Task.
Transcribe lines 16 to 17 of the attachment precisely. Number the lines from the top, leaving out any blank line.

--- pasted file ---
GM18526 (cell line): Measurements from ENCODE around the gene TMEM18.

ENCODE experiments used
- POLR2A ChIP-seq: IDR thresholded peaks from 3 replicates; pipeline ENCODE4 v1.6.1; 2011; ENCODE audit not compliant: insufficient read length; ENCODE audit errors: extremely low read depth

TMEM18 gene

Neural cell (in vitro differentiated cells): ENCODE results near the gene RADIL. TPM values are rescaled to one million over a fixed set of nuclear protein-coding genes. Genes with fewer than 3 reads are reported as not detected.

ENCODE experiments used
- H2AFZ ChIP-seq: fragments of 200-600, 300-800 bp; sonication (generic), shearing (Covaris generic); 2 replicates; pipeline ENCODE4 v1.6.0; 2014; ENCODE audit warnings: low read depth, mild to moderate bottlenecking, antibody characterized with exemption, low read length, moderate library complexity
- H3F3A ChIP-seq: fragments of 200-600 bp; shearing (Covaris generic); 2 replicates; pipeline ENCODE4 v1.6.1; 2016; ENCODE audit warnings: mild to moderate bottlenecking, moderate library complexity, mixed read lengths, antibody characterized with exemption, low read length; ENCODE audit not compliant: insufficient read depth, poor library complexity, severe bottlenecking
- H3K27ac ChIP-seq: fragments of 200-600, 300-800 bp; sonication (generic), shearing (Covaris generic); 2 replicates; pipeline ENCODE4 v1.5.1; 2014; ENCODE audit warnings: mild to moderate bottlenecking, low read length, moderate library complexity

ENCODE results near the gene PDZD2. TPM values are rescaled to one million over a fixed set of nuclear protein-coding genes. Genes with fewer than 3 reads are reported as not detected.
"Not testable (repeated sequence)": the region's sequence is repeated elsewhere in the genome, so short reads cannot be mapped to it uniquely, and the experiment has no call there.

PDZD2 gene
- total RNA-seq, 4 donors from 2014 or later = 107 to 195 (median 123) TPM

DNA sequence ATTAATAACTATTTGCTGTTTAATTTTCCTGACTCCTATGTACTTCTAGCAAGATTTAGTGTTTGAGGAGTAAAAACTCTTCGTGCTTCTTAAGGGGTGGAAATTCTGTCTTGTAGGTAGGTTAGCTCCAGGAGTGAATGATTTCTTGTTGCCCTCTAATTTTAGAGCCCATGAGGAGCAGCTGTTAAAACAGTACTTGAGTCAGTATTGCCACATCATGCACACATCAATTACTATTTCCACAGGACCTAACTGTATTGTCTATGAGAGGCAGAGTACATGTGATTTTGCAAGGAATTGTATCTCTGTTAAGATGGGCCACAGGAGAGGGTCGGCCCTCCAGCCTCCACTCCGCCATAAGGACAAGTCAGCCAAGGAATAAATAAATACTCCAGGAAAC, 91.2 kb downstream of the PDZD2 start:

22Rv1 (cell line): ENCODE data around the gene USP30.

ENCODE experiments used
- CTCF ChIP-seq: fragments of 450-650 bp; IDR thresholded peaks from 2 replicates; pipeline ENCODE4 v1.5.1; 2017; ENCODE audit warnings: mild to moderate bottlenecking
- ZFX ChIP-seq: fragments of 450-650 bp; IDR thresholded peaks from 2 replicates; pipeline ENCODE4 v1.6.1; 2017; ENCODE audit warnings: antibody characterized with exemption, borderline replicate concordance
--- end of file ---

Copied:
ENCODE experiments used
- CTCF ChIP-seq: fragments of 450-650 bp; IDR thresholded peaks from 2 replicates; pipeline ENCODE4 v1.5.1; 2017; ENCODE audit warnings: mild to moderate bottlenecking